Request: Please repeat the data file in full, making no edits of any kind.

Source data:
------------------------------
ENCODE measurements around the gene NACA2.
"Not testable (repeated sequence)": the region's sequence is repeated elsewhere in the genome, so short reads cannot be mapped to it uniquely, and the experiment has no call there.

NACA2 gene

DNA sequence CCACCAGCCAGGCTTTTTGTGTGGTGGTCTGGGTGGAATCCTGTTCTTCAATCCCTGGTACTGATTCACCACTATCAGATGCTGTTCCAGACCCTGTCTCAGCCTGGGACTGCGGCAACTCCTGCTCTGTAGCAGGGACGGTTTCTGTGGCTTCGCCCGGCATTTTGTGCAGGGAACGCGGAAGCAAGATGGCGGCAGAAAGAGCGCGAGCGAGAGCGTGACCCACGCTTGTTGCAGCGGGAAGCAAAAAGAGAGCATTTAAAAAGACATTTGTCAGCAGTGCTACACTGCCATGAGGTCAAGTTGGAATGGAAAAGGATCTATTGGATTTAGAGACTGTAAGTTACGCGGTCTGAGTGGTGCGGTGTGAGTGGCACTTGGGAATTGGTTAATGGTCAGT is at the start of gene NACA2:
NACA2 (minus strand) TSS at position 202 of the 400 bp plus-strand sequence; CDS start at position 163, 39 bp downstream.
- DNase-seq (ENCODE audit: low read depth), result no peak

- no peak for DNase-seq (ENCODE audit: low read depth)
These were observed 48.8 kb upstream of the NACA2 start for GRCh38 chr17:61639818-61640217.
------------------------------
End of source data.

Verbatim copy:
ENCODE measurements around the gene NACA2.
"Not testable (repeated sequence)": the region's sequence is repeated elsewhere in the genome, so short reads cannot be mapped to it uniquely, and the experiment has no call there.

NACA2 gene

DNA sequence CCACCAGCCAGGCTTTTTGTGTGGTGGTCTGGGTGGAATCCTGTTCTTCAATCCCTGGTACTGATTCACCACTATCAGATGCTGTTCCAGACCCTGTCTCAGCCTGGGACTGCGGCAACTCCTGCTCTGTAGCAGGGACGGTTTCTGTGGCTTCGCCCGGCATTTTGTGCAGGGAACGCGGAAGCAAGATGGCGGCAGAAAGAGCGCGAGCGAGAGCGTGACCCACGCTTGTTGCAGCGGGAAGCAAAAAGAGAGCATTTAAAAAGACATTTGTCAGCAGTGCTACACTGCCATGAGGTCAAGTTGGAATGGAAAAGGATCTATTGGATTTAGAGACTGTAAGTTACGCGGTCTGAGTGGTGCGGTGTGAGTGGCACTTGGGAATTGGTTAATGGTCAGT is at the start of gene NACA2:
NACA2 (minus strand) TSS at position 202 of the 400 bp plus-strand sequence; CDS start at position 163, 39 bp downstream.
- DNase-seq (ENCODE audit: low read depth), result no peak

- no peak for DNase-seq (ENCODE audit: low read depth)
These were observed 48.8 kb upstream of the NACA2 start for GRCh38 chr17:61639818-61640217.